Because it is a quick and effective way to improve health, high intensity interval training has grown in popularity. This is especially important as countries around the world emerge from coronavirus lockdowns and seek quick and easy ways to exercise again.
Researchers have recently been investigating whether shorter variations of HIIT, involving as little as 4-min of high-intensity exercise per session (excluding a warm-up and cool-down), can also improve health.
A new review paper published in The Journal of Physiology brings together a decade of research on the topic of this so-called low-volume high HIIT for health.
The current World Health Organization (WHO) physical activity guidelines (150-300 minutes of moderate activity per week or 75-100 minutes of vigorous activity per week) may be unattainable for a large portion of the population due to family or work obligations.
The rising rates of physical inactivity among adults in high-income countries lend credence to this hypothesis.
The findings of this study show that low-volume HIIT (typically less than 20 minutes total exercise time – including warm up and cool down) produces comparable results to interventions meeting current guidelines despite taking significantly less time.
So, what exactly is low-volume HIIT? Because HIIT involves active and recovery periods, the researchers defined low-volume HIIT as interventions that included less than 15 minutes of high-intensity exercise per session (not including recovery periods).
This review builds on the authors’ recent study published in Diabetes Care, which found that as little as four minutes of HIIT three times a week for 12 weeks significantly improved blood sugar levels, liver fat, and cardiorespiratory fitness in adults with type 2 diabetes. They also demonstrated that these improvements were comparable to a 45-minute moderate-intensity aerobic exercise intervention (2).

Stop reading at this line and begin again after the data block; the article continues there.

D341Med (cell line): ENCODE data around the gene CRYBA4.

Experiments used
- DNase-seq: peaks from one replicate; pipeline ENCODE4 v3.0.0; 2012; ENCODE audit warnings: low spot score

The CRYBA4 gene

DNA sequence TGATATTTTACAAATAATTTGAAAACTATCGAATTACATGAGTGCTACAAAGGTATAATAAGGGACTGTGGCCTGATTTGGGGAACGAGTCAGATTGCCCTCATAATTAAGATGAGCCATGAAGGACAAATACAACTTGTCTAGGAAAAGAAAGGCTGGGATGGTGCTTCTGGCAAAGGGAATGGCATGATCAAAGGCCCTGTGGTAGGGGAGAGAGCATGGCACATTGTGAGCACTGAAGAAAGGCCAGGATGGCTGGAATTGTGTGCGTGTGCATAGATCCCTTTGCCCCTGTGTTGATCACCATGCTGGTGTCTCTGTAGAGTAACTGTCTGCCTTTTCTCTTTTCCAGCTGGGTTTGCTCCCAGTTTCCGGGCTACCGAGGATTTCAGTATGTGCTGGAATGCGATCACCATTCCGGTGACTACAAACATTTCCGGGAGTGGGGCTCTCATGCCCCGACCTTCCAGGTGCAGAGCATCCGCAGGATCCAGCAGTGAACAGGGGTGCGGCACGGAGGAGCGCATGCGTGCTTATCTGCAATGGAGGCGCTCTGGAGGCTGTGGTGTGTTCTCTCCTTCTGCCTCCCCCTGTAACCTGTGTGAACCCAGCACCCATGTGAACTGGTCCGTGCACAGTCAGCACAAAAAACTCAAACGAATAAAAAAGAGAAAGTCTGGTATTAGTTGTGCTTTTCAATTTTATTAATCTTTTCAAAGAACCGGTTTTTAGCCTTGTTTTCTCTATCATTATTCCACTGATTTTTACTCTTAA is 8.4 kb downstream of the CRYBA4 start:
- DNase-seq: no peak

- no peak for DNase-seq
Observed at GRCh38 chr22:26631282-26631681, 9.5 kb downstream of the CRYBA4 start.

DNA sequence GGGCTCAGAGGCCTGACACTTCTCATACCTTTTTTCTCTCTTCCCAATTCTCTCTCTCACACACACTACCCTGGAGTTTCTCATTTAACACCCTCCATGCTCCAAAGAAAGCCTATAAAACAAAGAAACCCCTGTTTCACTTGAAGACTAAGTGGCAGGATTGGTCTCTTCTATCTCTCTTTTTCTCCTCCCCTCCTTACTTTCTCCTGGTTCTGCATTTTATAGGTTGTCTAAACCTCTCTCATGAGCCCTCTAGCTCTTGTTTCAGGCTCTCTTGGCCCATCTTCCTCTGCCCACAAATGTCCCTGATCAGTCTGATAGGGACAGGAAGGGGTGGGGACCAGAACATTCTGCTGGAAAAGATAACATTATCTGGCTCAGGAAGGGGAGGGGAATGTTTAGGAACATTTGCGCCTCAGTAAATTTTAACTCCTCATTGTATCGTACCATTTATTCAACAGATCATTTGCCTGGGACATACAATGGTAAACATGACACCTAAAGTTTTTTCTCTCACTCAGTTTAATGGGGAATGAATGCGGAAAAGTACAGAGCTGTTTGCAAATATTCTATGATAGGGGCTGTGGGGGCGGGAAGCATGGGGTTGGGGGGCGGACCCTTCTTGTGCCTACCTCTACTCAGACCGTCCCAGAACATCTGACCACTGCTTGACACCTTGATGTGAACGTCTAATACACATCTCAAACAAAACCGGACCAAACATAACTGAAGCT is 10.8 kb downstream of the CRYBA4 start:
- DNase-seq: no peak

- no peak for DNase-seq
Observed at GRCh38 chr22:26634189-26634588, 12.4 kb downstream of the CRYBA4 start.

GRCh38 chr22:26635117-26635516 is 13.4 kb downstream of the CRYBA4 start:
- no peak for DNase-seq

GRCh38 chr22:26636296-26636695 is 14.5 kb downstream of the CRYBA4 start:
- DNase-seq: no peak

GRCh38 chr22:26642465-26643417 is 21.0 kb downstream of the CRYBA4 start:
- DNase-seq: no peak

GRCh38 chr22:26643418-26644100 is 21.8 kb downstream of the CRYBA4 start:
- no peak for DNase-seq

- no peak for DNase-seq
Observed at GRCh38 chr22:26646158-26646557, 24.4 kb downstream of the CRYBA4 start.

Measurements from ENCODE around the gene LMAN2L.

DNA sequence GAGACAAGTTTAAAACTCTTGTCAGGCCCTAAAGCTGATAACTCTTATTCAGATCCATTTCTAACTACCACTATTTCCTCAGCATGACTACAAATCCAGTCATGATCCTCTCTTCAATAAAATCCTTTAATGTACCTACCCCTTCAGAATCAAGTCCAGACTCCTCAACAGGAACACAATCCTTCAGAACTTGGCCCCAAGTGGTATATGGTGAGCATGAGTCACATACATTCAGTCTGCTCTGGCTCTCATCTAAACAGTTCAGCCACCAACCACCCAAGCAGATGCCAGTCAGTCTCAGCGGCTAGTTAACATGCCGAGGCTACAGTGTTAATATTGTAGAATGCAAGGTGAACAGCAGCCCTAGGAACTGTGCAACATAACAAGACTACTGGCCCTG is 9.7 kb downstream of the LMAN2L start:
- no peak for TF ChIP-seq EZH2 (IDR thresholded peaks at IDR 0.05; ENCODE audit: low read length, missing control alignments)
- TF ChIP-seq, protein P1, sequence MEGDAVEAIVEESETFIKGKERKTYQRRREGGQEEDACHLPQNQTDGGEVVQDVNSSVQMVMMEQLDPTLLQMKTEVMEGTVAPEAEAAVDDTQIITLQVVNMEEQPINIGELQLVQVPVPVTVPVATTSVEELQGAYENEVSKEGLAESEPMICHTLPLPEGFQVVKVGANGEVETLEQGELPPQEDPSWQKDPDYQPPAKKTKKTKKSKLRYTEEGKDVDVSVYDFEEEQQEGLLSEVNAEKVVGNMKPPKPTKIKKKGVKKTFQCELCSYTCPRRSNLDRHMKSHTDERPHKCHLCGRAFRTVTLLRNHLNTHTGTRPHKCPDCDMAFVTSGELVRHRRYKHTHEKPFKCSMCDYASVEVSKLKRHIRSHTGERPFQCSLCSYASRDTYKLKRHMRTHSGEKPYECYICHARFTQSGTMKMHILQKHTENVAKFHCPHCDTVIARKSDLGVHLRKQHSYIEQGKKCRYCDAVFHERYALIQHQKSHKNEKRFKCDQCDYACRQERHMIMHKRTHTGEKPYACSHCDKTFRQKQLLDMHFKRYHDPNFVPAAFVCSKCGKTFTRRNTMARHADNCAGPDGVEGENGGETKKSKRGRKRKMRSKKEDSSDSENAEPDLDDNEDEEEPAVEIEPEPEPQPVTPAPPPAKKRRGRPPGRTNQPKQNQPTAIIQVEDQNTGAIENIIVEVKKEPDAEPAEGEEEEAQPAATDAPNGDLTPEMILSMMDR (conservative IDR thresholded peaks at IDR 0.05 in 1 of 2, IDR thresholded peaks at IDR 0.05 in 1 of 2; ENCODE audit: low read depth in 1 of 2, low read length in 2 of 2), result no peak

Aside from its impact on metabolic health, the new study found that low-volume HIIT can improve heart function and arterial health.
While the overwhelming majority of available evidence indicates that low-volume HIIT is a safe way to exercise, including in populations with metabolic and heart problems, individuals should always consult with their health care professional to determine their individual suitability for such programs.
This study was carried out by compiling and critically evaluating over a decade’s worth of research on the subject.
Further research should be conducted to determine whether low-volume HIIT is long-term sustainable and whether combining low-volume HIIT with other training interventions, such as resistance training, can improve health outcomes.
Many of the participants in the study published in Diabetes Care expressed surprise at how short the training was and how good they felt afterward.
Dr. Angelo Sabag, the study’s corresponding author, stated:
“While WHO guidelines may serve their purpose at the population level, individualised and tailored low-volume HIIT interventions delivered by appropriately trained exercise professionals may be more effective at the individual level, particularly for time-poor individuals.”
This research is especially important now, as people seek new and exciting ways to engage in regular exercise after a year of decreased physical activity due to the pandemic.”